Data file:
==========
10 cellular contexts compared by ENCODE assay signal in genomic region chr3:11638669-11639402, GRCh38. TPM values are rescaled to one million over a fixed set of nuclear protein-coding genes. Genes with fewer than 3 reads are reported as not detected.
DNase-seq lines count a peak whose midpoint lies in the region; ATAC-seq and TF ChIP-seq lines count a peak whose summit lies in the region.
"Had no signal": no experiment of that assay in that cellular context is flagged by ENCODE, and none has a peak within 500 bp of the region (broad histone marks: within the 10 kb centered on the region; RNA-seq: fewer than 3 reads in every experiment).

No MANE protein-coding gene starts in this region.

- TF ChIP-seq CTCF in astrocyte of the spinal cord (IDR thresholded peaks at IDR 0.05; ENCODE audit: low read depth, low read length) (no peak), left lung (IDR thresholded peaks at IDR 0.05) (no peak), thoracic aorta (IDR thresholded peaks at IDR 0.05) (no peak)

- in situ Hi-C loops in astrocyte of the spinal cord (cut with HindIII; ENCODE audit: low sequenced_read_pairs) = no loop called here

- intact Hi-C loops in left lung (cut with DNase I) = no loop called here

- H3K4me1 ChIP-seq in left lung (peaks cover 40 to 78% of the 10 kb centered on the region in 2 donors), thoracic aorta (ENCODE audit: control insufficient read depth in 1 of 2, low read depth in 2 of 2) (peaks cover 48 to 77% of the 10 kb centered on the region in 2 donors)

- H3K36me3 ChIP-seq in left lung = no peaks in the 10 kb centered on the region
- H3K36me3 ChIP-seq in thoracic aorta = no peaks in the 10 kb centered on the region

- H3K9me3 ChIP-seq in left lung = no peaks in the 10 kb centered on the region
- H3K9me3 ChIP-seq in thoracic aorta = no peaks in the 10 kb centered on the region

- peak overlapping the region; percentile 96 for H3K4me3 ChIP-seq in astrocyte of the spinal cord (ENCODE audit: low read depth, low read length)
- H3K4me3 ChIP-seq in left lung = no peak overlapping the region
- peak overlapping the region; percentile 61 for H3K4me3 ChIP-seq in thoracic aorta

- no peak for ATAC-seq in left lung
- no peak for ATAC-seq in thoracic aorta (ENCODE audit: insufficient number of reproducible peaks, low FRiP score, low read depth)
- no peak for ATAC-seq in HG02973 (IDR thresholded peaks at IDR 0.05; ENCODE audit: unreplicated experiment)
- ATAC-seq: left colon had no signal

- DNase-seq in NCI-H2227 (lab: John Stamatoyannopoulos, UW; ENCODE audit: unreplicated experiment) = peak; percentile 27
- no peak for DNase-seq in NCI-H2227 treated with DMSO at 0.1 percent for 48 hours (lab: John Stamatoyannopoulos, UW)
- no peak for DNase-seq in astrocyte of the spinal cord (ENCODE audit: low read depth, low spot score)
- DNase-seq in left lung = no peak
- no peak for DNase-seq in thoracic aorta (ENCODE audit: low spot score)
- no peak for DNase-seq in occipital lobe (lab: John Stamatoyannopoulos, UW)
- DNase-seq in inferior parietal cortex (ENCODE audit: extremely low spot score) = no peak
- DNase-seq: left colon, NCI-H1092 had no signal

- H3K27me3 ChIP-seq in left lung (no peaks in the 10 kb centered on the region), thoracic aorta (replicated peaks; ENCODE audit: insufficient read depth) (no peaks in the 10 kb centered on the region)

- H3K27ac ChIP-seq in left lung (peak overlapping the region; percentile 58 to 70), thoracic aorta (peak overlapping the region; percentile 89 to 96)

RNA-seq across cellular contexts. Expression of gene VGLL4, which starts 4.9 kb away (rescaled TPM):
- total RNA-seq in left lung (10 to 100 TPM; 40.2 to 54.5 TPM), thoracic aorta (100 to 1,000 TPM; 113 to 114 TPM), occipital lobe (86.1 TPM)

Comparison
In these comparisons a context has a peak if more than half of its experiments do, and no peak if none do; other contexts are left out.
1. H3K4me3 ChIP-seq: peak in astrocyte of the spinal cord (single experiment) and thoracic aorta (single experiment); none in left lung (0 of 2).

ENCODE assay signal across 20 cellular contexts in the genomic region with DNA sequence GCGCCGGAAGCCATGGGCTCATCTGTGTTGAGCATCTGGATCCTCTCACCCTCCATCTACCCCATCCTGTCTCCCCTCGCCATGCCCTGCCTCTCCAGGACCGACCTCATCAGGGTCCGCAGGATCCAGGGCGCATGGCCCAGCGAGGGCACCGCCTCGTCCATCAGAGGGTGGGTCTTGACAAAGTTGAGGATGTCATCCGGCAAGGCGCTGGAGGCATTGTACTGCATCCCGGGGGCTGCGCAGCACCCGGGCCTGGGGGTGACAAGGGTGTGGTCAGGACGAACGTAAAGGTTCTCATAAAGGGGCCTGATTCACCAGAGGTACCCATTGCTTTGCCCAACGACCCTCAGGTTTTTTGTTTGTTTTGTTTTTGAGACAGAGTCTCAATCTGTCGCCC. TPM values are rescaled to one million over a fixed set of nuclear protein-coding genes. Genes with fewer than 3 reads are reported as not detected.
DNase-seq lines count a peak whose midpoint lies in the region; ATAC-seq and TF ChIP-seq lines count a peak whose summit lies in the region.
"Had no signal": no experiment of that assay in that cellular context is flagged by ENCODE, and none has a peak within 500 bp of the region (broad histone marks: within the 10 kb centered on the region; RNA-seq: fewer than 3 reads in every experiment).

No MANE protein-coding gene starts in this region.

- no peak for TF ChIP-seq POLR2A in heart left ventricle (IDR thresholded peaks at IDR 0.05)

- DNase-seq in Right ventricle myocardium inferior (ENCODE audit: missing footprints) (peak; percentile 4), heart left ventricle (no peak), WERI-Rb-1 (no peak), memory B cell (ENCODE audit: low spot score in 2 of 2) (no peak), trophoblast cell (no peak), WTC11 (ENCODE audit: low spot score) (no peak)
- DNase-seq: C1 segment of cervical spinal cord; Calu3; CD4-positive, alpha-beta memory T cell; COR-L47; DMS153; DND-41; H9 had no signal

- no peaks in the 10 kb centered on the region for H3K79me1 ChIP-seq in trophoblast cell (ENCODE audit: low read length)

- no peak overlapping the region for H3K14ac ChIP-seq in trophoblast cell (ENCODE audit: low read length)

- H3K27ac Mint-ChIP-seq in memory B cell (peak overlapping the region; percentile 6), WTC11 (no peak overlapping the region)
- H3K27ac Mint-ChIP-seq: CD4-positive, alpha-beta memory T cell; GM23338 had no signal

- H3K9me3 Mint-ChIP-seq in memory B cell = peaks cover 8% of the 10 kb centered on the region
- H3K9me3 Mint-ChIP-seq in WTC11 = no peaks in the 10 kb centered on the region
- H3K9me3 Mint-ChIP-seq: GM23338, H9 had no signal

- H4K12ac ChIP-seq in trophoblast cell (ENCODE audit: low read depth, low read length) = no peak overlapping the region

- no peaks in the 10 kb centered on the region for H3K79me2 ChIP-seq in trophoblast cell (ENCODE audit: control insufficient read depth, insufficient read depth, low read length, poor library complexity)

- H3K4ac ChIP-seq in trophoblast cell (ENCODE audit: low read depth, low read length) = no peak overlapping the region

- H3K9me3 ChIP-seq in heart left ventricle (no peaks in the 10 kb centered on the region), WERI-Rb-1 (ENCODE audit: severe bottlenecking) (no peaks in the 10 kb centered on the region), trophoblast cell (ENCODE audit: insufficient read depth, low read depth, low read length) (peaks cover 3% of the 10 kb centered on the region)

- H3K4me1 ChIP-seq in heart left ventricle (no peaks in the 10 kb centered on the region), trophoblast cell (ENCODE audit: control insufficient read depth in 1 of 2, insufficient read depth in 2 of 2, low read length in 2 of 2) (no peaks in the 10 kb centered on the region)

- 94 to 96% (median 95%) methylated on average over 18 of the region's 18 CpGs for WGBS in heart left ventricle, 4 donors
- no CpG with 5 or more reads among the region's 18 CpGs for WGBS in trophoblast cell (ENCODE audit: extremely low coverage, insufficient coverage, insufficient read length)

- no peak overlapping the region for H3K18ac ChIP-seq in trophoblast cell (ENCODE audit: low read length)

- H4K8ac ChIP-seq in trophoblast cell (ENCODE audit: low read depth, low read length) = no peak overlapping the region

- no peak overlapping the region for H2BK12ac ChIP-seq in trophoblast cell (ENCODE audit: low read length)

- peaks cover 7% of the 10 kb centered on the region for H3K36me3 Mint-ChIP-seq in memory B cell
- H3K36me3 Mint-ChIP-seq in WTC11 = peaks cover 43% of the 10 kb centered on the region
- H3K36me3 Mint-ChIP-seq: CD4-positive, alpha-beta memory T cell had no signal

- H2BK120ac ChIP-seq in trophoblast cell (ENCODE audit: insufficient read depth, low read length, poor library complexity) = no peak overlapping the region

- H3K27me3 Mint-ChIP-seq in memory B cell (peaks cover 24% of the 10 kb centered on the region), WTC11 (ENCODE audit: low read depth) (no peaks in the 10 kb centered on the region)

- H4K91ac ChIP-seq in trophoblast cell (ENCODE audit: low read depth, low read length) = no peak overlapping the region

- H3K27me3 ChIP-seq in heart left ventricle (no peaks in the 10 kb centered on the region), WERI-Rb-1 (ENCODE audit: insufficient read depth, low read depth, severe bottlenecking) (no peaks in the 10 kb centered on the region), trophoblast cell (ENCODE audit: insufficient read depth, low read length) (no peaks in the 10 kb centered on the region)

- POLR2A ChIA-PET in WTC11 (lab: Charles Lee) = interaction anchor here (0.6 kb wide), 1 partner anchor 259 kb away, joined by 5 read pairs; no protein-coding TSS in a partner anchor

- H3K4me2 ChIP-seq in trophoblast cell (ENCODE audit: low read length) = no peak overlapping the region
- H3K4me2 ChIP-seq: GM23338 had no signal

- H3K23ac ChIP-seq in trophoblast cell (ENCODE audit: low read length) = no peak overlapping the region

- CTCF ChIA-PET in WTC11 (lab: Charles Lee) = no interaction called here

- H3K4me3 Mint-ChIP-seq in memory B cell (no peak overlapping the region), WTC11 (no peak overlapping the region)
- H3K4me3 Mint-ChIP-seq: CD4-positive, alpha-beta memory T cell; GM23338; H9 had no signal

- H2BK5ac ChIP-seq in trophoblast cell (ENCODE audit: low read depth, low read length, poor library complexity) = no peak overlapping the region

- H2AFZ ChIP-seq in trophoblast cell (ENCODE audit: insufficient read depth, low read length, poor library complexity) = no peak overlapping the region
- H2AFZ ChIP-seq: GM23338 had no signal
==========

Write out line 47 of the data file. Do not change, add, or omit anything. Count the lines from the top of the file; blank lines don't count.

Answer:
- H3K9me3 Mint-ChIP-seq in WTC11 = no peaks in the 10 kb centered on the region